The reliability (academic nature) of sources can be verified by three kinds of checks:
- Check by others, before publication
- editors: editors of academic journals are stricter than editors of non-scientific journals
- publisher: some publishers only publish academic books
- peer review: some journals but also some book publishers ask experts for a (blind) judgment before publication
- search engine/online bibliography: some search engines only include articles from high-quality peer reviewed journals (for instance Scopus and Web of Science)
- financier: some journals demand that the names are published of those who have funded the research
- Check by others, after publication
- reviews (in the case of books): is the book review positive?
- citations (particularly in the case of articles:): how many times is the article cited and especially; what is said about the article?
- Your own check:
- who is the author and when was the article published (especially with web pages)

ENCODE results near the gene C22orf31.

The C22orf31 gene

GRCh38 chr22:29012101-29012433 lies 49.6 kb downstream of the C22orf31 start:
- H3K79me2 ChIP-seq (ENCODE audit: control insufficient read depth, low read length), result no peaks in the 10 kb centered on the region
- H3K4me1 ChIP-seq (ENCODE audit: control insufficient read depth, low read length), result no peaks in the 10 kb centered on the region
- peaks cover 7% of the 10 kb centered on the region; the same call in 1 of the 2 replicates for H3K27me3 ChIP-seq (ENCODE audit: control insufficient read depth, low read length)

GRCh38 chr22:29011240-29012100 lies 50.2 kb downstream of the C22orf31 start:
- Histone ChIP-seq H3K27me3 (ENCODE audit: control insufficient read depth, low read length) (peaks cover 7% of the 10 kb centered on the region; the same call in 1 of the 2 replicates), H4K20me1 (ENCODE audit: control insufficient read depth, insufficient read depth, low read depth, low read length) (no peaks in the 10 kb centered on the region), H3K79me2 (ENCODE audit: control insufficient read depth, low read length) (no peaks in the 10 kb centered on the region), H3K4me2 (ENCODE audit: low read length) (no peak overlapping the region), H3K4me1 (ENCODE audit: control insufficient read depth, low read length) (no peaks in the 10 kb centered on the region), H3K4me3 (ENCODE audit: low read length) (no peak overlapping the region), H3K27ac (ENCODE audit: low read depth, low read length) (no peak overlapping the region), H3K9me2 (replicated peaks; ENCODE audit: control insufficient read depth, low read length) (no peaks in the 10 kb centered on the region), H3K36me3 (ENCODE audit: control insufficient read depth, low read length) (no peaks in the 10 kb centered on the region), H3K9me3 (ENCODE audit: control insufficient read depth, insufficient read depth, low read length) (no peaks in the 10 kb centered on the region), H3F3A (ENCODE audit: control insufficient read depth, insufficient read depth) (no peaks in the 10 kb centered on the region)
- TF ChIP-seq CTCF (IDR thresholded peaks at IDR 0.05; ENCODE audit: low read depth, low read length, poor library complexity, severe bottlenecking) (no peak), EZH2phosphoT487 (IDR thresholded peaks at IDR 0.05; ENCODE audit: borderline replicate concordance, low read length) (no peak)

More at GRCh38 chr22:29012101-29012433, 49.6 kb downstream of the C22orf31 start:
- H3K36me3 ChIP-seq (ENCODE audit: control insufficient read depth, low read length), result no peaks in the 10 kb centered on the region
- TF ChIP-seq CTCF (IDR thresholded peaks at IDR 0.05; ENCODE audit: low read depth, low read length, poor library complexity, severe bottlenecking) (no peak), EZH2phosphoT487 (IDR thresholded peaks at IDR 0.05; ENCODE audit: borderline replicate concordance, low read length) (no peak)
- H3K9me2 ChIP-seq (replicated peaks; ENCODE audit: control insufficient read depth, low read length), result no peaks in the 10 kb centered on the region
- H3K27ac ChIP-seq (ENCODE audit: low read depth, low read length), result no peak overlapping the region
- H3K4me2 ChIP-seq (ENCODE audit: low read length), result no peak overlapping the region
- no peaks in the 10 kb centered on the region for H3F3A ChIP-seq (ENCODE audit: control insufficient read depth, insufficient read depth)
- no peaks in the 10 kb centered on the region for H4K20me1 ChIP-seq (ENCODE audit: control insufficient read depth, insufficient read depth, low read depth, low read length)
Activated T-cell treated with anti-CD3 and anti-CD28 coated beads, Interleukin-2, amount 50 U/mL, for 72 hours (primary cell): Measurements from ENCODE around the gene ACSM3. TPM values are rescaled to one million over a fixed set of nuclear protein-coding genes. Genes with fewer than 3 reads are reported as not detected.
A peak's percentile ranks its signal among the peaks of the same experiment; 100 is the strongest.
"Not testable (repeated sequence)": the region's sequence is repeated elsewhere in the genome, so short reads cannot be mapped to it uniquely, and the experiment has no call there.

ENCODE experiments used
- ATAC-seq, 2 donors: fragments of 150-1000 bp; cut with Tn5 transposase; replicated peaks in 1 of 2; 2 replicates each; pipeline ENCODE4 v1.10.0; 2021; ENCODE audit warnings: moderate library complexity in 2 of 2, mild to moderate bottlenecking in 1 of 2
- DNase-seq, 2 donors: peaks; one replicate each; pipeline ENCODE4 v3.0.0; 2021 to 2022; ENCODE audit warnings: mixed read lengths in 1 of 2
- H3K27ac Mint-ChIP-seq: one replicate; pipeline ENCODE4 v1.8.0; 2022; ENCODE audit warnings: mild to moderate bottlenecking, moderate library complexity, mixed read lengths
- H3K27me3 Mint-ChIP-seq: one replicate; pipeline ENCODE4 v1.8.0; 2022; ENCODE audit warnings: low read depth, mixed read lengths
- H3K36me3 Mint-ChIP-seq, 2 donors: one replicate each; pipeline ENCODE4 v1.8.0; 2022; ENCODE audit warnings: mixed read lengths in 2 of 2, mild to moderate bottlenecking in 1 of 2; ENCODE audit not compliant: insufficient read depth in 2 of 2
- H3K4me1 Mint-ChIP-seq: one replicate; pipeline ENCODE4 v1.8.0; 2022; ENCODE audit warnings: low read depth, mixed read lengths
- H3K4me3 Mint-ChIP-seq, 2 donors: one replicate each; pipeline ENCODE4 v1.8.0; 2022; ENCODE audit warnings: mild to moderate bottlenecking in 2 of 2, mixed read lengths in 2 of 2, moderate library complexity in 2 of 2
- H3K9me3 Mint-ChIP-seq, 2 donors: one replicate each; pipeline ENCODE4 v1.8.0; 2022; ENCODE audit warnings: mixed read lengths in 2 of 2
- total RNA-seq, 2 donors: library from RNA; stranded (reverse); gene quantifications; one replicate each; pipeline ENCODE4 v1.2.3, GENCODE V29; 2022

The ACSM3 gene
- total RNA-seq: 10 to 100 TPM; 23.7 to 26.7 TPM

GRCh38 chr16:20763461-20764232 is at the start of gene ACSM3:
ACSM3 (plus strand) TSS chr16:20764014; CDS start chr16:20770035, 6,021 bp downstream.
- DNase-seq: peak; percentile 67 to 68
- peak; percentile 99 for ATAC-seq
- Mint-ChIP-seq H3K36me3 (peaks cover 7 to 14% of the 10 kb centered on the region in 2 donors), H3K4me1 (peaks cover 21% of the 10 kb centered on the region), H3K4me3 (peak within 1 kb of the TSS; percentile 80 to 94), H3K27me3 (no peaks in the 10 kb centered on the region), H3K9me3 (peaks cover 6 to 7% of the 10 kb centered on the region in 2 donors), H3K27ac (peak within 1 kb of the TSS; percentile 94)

- affiliation of the author: the job may tell you more, for instance if the author is employed by a (good) university
- what is the intended audience of the publication (for websites and reports)
- how explicit is the phrasing of the question? Does the article contain conclusions?
- is the used method explained: how was the research organised, where do the data come from?
- are there enough references? Are they of high quality?: on which insights is the theory based?
- language use: level and grammaticality
In the special LibGuide Evaluating sources you will learn how to deal with these matters